ethics

What do we want driverless cars to do in unavoidable fatal crashes? Today researchers published a paper The Moral Machine experiment to address this question. To create data for the study, almost 40 million people from 233 countries used a website to record decisions about who to save and who

Data and analytics have enormous potential to improve public policy and services by helping governments focus their resources in the areas where they will be most effective. However the risk of deploying machine learning systems which unfairly impact humans lives, because they’ve inherited biases from their human designers, means a

driverless car,

As society trusts more of its operations to autonomous systems, increasingly companies are making it a requirement that humans can understand how exactly a machine has reached a certain conclusion. The research efforts behind Explainable AI (XAI) are gaining traction as technology giants like Microsoft, Google and IBM, agree that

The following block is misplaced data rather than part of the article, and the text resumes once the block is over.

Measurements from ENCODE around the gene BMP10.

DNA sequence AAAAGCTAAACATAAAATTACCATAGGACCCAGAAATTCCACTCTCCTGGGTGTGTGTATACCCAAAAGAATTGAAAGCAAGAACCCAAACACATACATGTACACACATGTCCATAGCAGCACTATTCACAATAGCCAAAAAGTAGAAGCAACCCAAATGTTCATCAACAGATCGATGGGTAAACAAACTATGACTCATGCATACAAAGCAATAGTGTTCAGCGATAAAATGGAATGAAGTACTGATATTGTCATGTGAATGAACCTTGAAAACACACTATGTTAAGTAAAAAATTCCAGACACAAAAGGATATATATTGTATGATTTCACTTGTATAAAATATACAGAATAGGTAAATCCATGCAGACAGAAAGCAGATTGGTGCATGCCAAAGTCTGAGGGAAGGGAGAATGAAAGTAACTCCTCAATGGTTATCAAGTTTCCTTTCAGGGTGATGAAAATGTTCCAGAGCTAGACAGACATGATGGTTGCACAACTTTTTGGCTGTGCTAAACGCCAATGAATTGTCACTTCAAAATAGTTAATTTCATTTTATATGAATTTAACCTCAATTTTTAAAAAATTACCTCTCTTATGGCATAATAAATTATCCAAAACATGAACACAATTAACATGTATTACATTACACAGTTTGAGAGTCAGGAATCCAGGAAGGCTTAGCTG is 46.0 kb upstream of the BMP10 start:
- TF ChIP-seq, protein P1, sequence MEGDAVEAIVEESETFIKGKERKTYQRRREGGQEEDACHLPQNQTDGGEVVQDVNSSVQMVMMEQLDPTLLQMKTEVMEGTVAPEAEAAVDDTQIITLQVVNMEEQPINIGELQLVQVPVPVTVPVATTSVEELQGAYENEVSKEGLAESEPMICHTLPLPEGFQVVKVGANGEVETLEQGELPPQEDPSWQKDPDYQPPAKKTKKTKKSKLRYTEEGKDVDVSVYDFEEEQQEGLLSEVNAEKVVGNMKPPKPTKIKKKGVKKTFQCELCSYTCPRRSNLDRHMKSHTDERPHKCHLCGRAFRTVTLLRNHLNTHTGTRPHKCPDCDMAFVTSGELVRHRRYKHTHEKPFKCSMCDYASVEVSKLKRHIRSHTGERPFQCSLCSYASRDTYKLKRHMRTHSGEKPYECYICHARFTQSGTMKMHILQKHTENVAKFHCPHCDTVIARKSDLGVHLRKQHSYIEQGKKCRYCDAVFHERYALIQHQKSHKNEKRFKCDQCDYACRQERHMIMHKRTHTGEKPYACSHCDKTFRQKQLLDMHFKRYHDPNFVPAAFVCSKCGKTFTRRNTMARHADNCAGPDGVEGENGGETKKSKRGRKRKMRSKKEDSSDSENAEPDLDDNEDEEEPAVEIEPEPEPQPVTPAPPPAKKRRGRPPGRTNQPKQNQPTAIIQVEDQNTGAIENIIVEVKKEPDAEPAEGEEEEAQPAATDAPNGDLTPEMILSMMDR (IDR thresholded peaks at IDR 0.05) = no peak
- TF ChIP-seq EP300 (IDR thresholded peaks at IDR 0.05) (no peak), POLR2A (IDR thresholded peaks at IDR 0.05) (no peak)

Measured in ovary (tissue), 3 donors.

When it comes to the tech giant Google, secret plans to launch a new search service in China prompted a furious reaction from more than 1,400 of the company’s employees. A staff letter, obtained by Buzzfeed and published late last week, says: “To make ethical choices, Googlers need to know

Deleting Facebook, smartphone

Zuckerberg did well during the hearings. He did what he had to do, represent his company to the best of his abilities. He did with an admirable patience, answering questions from senators that were mostly not amongst the best informed. “No, we don’t sell data to advertisers”. The whole setup

Facebook last week announced a redesign of its news feed to prioritise posts from friends and family over those of news publishers. While struggling news organisations are likely to take a hit on their social traffic, the move suggests that Facebook CEO Mark Zuckerberg has been paying attention to criticisms

As car manufacturers start planning for driverless cars they want liability to reside with the owner – unlike Google which has taken a different tack. Welcome tot the world of adjustable ethics settings. That’s right, you get to choose who to kill. Patrick Linhas recently posted a piece in Wired